LONDON: The euro fell on Tuesday unable to hold on to the post-French election gains, as the dollar held firm supported by high US yields ahead of inflation data expected to reinforce bets of aggressive monetary tightening.
The euro fell 0.19% to $1.08625 at 0819 GMT, after surging in the previous day to $1.09550 on the news that incumbent President Emmanuel Macron beat far-right challenger Marine Le Pen in the first round of presidential voting.
But ahead of US inflation data, which is expected to show that prices gained the most in over 16 years, the dollar index edged 0.12% higher to 100.15, after hitting a fresh May 2020 high.
“USD remains supported due to the Fed’s (Federal Reserve) active monetary policy, but a lot has been priced in as regards monetary policy so that USD is probably going to find it increasingly difficult to appreciate further,” said You-Na Park-Heger, FX Analyst at Commerzbank.
The dollar’s recent gains against the Japanese yen have been its most striking. The greenback has gained almost 10% versus the Japanese currency in the past three months.
It was trading 0.25% higher at 125.63 yen on Tuesday, very close to a June 2015 high of 125.77 touched on the previous day.
Japanese Finance Minister Shunichi Suzuki said the government was closely watching the yen and that excess volatility and disorderly movements could have an adverse effect on the economy and financial stability.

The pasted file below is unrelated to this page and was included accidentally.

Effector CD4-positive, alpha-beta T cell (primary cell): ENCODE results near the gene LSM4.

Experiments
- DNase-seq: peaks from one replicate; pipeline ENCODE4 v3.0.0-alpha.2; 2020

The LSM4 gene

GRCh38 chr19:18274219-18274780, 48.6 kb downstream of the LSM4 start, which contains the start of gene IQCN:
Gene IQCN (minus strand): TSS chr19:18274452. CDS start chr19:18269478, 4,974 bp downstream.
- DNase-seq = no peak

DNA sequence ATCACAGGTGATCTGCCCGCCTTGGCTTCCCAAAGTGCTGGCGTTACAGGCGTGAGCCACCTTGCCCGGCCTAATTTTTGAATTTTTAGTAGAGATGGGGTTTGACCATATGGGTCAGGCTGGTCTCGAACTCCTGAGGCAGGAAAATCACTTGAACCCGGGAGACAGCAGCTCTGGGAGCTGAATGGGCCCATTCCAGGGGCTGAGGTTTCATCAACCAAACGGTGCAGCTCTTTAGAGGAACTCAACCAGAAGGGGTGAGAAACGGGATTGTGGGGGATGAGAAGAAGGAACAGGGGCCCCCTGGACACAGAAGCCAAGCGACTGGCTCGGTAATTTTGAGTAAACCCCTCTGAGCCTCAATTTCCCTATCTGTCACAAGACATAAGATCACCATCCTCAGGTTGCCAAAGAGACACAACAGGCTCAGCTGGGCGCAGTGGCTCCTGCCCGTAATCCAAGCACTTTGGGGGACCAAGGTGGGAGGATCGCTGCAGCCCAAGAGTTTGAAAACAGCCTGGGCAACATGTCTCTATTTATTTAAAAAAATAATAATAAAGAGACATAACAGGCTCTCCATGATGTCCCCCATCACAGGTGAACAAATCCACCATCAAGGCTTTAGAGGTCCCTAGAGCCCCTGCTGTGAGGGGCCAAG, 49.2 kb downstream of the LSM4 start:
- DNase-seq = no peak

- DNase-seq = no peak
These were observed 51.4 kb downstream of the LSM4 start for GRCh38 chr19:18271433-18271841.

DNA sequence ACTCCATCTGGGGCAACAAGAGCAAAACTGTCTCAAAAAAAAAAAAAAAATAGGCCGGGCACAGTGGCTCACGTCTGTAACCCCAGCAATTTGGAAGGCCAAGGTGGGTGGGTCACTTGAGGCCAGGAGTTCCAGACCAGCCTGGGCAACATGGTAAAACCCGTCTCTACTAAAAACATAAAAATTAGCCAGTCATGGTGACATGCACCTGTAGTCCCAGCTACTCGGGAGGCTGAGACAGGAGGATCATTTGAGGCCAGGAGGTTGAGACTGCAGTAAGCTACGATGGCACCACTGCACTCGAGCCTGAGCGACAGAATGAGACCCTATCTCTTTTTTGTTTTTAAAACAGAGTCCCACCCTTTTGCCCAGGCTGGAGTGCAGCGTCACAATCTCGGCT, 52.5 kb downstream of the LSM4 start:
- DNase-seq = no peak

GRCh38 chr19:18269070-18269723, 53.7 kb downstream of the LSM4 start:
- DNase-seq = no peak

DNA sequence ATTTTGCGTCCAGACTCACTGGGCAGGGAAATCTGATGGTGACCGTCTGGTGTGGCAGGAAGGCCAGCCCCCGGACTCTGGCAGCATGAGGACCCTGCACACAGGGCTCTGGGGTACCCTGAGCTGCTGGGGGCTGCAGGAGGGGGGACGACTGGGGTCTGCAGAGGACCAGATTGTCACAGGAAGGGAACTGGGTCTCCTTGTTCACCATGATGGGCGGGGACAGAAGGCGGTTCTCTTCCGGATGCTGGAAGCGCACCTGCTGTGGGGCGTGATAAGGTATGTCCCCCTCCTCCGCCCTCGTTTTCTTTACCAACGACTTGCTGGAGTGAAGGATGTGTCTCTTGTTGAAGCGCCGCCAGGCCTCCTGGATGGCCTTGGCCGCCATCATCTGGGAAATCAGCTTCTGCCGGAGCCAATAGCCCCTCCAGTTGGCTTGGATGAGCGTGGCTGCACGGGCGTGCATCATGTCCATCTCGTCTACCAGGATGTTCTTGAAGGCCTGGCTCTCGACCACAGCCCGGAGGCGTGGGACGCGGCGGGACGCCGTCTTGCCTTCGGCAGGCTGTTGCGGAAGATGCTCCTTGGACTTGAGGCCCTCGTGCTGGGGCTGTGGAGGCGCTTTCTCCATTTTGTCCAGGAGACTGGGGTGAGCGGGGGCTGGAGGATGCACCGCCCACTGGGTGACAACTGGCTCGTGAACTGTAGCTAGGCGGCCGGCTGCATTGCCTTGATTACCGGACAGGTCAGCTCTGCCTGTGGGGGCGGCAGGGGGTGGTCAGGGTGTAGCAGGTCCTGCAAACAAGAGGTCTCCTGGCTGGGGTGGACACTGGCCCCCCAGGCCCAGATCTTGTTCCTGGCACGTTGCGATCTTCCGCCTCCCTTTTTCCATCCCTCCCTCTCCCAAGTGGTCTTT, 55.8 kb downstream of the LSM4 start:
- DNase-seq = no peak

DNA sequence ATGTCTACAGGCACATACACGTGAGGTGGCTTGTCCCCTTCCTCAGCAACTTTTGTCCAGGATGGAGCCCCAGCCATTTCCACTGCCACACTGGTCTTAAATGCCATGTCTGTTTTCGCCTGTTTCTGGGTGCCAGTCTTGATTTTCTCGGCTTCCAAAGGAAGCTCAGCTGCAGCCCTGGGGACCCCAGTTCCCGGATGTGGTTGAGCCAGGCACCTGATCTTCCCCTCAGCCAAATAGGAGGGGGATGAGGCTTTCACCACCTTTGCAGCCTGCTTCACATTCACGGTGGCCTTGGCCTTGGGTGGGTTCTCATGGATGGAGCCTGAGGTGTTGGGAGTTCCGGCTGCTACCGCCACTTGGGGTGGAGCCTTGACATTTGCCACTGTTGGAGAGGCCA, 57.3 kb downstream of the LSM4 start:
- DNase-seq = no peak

The dollar also gained on the offshore Chinese yuan, reaching a two-week high of 6.390 before softening.
Analysts at CBA said in a note that the dollar’s strength “was most apparent against JPY and CNH – currencies of economies with a dovish central bank.”
US consumer prices likely increased by the most in 16-1/2 years in March, according to a Reuters poll of economists, a the war in Ukraine pushed the cost of gasoline to record highs.
Ahead of the data release due later today, US longer-term yields inched higher, with the yield on benchmark 10-year notes rising to its highest since December 2018 at 2.8360%.
Sterling dropped 0.17% to $1.30075 after UK employment data showed jobless rate slipped further below its level immediately before the coronavirus pandemic, underscoring the risk of inflation pressure in the labour market that has the Bank of England on alert.